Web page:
On a night of triumph, a retired University of Maine basketball coach emailed his congratulations to a former player. Then Skip Chappelle turned off the lights in his Veazie home near Bangor and went to bed.

Rick Carlisle replied within several hours. He didn’t get much sleep after his Dallas Mavericks beat LeBron James and the Miami Heat for the NBA championship.

“This one is for all the old school guys,” Carlisle wrote Chappelle, one basketball coach to another. One Maine Black Bear to another.

“I wanted Skip to know he played no small part in this,” said Carlisle. “How he coached me helped me become the coach I am today. My two years at Maine gave me a lot of confidence to see if I could play at the highest levels.”

So strong is Carlisle’s appreciation for his time with Chappelle at Maine, he made a video this winter, appealing to donors to join him in giving back to the university and its effort to raise $19.5 million for renovations that include Memorial Gym. The university is about $5 million from its goal.

Carlisle asked that the video not be made available to the media but his message is powerful said Pat McBride, the university’s Assistant Athletic Director for Development. It was McBride who sent a letter to Carlisle back in November, asking the Mavericks’ head coach if he had the interest and the time to get involved.

Carlisle had both. When the Mavericks played the Celtics on Feb. 4 in Boston, Maine AD Steve Abbott joined McBride for a meeting with Carlisle. What might have lasted 15 minutes stretched into 90.

It’s a remarkable story because so much is happenstance. No one but Chappelle recruited Carlisle when he came out of Worcester Academy in 1979. He was 6-foot-5, intelligent and intense but not particularly quick. A small-town kid from tiny Lisbon, near Ogdensburg, N.Y., where his father had a law practice. Carlisle needed a chance to develop his basketball skills further.

Years later, Jimmy Howard left Ogdensburg to come to Maine for his brilliant hockey career in goal. When McBride mentioned to Howard that he was the second most-famous person to come from the small city on the south bank of the St. Lawrence River, the hockey player drew a blank. Who’s the first?

Carlisle joined a Maine team that included Rufus Harris and Champ Godbout. They played in The Pit, made hot and noisy by the large crowds of fellow students and basketball fans that watched the Black Bears win.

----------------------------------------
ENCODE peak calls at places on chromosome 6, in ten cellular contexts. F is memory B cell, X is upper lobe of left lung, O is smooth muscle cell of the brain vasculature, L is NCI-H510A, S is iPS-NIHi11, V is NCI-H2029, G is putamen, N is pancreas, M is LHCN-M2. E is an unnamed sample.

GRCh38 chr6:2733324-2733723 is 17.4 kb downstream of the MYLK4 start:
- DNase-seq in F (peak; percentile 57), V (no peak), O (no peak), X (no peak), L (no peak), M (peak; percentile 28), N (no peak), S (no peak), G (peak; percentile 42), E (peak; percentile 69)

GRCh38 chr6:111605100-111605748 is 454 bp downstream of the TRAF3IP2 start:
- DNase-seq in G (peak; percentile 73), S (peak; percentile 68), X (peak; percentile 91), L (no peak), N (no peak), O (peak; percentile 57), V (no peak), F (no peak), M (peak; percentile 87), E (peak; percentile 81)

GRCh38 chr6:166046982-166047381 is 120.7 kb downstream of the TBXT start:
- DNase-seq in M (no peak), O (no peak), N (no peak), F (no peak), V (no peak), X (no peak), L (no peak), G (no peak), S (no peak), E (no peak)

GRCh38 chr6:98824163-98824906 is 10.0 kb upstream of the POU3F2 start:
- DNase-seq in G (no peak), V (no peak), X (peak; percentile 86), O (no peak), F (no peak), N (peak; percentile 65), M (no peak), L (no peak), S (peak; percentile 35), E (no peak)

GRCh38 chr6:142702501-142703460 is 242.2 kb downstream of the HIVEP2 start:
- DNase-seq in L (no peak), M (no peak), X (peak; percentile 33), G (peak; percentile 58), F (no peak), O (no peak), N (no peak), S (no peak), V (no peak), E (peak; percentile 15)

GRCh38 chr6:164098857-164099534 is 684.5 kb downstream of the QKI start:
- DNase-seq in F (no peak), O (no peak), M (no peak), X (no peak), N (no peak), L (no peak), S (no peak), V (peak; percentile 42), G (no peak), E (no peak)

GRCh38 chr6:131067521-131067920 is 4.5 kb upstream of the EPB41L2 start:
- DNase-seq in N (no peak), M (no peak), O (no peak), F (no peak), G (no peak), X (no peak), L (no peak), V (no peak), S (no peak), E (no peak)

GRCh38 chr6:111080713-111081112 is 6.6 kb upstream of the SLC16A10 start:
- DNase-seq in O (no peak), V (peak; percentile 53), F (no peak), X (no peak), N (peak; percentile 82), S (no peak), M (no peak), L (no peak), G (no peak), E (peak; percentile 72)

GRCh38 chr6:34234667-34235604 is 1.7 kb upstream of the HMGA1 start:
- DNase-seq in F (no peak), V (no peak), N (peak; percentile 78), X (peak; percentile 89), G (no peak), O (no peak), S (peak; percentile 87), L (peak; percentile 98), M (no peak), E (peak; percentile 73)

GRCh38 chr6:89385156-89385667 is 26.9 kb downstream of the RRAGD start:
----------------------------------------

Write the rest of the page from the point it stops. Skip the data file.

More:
“The Stein Song was sung during warm-ups and the place rocked during games,” said Carlisle. “It intimidated opponents as home courts should. It was my first taste of college basketball in a legendary venue and it was incredible.

“We played a national schedule. We just didn’t win many games against that kind of competition.”

Carlisle left Maine after two years. At the time, he and his father criticized the university for selling the basketball team short as it put more emphasis on the hockey program it was bringing back.

“I was wrong for bringing those things up then,” Carlisle said to me in 1997, a few days after Larry Bird beckoned him onto his coaching staff with the Indiana Pacers. “My reasons for leaving were personal. I just had to see if I could step up to a higher level.”

Carlisle transferred to Virginia to play with Ralph Sampson, one of college basketball’s better big men. Godbout transferred to Holy Cross. Instead of turning on the pair for deserting Maine, Black Bears fans cheered from afar.

With Carlisle in the backcourt, Virginia made it to the elite eight, losing to Jim Valvano’s North Carolina State. Carlisle was named a senior co-captain the next year and without Sampson, who had graduated, the Cavaliers reached the Final Four before losing to Houston in 1984.

Carlisle was drafted by the Celtics and was a role player on a team that featured Bird. His brief career as a player has been overshadowed by his success as an NBA head coach.

In that 1997 interview, Carlisle said, “If it wasn’t for Maine, who knows where I’d be now?” He repeated that the other day. Working to raise the money to renovate Memorial Gym is just a way of helping the university that helped him.

When Carlisle met with Abbott and McBride, he brought more than his name to the table. “It was unbelievable,” said Abbott. “It’s the height of the NBA schedule, they’re in the middle of a grueling road trip and he’s got 90 minutes to spend with us.

“He was very detail-oriented. He looked at the plans and talked about every decision we make, we have to keep in the front of our minds the students and the fans. He has a great appreciation for the way Maine fans embraced him when he played.

“We were devastated when he left to transfer to Virginia.”

Yes, Abbott was among those fans. He was an upperclassman at Orono High School at the time and one of those who squeezed into The Pit to watch Chappelle-coached teams.

To be honest, Carlisle also supported Virginia when that university upgraded its facility. The last two years of his college career at Virginia mean a great deal to him. That’s what sets Carlisle apart from others. He doesn’t forget or put his beginnings in the rear-view mirror.

The other day he said Rufus Harris was “one of the best players I ever played with. He had NBA skills.”

Four years ago, when Maine finally honored its star and retired his number, Harris drove through a snowstorm for the ceremony. He said something to me that Carlisle would embrace as well:

“We didn’t make Maine basketball. Maine basketball made us.”